Card Set Information
Test on Friday
A literary work in which characters, objects, or actions represent abstractions.
A reference to something literary, mythological, or historical that the author assumes the reader will recognize.
The repetition of words or phrases at the beginning of consecutive lines or sentences.
The word, phrase, or clause to which a pronoun refers.
A concise statement that expresses succinctly a general truth or idea, often using rhyme or balance.
A figure of speech in which one directly addresses an absent or imaginary person, or some abstraction.
A statement consisting of two parallel parts in which the second part is structurally reversed. ("Susan walked in, and out rushed Mary")
Informal words or expressions not usually acceptable in formal writing.
The implied or associative meaning of a word.
The literal meaning of a word.
The word choices made by a writer.
Having the primary purpose of teaching or instructing.
The omission of a word or phrase which is grammatically necessary but can be deduced from the context ("Some people prefer cats; others, dogs")
An indirect, less offensive way of saying something that is considered unpleasant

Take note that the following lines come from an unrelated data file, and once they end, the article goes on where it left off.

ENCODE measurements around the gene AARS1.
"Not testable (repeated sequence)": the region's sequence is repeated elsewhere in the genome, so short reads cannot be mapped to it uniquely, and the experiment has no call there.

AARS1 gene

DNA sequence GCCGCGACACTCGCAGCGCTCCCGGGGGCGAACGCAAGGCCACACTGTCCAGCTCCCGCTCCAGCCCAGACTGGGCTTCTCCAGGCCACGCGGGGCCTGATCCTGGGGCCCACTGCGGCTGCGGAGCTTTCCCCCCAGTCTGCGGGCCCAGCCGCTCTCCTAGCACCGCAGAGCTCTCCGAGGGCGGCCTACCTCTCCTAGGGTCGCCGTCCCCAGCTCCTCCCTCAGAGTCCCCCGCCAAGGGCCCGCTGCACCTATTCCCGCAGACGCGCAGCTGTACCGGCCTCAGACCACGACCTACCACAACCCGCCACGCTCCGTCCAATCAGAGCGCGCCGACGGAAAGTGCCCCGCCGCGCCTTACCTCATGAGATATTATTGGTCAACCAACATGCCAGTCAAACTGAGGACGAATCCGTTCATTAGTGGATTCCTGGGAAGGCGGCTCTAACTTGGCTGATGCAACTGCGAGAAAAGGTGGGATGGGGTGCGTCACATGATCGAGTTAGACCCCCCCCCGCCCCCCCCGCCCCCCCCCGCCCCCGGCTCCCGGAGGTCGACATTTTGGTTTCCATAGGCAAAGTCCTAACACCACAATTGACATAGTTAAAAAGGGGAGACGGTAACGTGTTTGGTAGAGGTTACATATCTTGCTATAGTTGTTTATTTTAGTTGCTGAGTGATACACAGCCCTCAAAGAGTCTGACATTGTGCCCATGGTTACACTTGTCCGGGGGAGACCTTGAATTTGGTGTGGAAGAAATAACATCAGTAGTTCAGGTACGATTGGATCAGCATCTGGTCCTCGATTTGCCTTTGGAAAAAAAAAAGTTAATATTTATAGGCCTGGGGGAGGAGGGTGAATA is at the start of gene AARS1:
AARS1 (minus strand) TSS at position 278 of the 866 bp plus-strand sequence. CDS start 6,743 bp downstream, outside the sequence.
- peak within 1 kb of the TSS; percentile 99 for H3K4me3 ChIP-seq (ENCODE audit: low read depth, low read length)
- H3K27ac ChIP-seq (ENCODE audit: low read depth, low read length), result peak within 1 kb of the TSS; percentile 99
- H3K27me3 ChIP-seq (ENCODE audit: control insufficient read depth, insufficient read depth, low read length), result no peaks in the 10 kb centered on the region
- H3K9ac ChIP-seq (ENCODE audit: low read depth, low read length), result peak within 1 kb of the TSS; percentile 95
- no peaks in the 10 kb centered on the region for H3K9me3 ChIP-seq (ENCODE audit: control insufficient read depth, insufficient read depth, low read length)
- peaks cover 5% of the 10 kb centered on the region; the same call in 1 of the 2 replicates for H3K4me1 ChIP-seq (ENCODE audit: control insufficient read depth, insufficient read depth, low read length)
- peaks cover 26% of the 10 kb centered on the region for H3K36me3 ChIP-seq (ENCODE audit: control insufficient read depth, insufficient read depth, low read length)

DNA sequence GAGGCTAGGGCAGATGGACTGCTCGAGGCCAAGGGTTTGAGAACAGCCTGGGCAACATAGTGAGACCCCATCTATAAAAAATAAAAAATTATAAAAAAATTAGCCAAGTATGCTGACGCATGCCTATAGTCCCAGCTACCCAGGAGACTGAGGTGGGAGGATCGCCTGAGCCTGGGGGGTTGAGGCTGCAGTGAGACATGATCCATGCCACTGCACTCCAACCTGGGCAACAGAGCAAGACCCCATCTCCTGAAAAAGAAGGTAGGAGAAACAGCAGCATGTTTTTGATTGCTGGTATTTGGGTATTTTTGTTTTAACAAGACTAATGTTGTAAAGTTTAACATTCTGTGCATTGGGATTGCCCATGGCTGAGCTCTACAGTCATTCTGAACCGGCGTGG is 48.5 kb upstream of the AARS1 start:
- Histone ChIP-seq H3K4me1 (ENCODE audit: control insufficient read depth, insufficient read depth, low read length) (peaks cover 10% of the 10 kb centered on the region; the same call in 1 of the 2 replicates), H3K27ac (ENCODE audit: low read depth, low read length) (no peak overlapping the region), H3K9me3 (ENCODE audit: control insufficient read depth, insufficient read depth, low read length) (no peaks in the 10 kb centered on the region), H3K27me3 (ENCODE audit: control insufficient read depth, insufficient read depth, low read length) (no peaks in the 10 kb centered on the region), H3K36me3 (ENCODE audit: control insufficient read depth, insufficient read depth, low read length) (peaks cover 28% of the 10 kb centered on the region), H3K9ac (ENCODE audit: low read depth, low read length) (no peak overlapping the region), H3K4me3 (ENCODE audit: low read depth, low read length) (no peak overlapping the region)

An expression in a give language that cannot be understood from the lieteral meaning of the words in the expression; or, a regional speech or dialect.
Deriving general principles from particular facts or instances ("Every cat I have ever seen has four legs; cats are four-legged animals).
An expression in which two words that contradict each other are joined.
An apparently contradictory statement that actually contains some truth.
Paradox (Similar to oxymoron)
The use of corresponding grammatical or syntactical forms
Placing two elements side by side to present a comparison or contrast
A type of understatement in which an idea is expressed by negating its opposite (describing a particularly horrific scene by saying, "It was not a pretty picture).
Substitutng the name of one object for another object closely associated with it ("The pen [writing] is mightier than the sword [war/fighting]").
A standard theme, element, or dramatic situation that recurs in various works.
The use of humor to emphasize human weaknesses or imperfections in social institutions.
Using one part of an object to represent the entire object (for example, referring to a car simply as "wheels")